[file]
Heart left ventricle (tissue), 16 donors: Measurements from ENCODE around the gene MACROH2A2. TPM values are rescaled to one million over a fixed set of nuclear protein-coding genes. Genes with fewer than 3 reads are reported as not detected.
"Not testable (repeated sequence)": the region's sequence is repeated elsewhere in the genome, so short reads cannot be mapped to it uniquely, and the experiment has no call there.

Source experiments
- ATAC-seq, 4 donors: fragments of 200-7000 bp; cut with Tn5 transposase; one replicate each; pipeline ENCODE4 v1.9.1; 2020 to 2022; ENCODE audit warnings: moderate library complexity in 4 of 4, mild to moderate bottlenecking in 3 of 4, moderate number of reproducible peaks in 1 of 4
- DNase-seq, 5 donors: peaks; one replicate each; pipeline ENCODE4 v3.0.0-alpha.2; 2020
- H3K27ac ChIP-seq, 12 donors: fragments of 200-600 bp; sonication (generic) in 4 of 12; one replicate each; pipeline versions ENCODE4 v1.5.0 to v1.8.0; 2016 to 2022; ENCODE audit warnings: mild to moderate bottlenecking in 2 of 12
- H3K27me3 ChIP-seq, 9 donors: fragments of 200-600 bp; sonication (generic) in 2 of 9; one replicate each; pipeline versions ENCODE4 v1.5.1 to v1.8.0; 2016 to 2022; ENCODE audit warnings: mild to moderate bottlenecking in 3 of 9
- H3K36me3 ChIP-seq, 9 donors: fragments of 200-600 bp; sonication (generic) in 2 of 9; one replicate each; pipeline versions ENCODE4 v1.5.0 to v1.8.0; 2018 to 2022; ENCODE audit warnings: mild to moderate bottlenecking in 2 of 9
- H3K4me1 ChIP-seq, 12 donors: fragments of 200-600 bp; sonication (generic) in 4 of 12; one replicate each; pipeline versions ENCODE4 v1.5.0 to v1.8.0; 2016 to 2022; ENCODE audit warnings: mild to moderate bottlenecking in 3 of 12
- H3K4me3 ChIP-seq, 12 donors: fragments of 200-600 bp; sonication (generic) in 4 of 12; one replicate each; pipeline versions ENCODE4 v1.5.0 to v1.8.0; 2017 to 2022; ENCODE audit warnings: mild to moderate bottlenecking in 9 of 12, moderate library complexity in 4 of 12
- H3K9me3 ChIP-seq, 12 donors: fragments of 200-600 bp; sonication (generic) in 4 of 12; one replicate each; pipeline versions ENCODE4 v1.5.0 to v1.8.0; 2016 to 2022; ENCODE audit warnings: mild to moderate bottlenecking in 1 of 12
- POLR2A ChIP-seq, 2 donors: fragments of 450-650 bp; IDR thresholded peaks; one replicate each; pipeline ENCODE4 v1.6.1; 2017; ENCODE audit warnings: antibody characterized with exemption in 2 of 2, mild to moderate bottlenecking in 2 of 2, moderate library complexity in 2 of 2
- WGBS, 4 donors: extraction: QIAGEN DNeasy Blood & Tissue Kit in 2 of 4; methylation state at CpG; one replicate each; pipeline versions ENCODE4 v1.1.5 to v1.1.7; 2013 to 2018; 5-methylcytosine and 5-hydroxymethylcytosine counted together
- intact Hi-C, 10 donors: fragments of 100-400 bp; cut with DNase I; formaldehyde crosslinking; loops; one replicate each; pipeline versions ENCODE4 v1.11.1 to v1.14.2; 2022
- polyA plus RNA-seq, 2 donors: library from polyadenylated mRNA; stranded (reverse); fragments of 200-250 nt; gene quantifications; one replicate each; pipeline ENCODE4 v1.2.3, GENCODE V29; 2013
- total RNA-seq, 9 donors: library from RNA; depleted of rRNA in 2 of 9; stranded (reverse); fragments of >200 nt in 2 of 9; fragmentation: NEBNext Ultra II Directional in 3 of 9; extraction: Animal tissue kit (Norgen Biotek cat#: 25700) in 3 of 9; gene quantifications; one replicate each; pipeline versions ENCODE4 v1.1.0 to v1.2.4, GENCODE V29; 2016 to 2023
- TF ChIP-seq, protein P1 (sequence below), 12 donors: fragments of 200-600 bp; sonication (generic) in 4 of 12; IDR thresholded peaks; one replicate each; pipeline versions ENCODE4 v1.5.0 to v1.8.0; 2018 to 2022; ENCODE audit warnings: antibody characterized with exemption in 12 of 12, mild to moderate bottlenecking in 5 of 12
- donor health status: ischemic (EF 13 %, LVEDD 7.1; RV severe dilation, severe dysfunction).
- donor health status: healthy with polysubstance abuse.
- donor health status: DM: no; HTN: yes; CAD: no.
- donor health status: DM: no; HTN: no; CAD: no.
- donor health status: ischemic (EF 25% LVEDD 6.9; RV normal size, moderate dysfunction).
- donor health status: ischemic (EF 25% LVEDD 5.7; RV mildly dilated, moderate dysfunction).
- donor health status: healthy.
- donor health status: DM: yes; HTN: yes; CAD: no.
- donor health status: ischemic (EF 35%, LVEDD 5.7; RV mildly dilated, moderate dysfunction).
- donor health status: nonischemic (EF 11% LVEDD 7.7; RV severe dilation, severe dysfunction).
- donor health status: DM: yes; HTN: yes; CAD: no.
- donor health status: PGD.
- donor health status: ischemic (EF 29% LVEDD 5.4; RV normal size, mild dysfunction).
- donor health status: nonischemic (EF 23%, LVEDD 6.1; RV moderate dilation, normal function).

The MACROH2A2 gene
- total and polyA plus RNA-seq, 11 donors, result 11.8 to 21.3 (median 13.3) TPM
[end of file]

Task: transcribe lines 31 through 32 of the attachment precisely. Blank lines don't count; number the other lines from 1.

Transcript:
- donor health status: nonischemic (EF 23%, LVEDD 6.1; RV moderate dilation, normal function).

The MACROH2A2 gene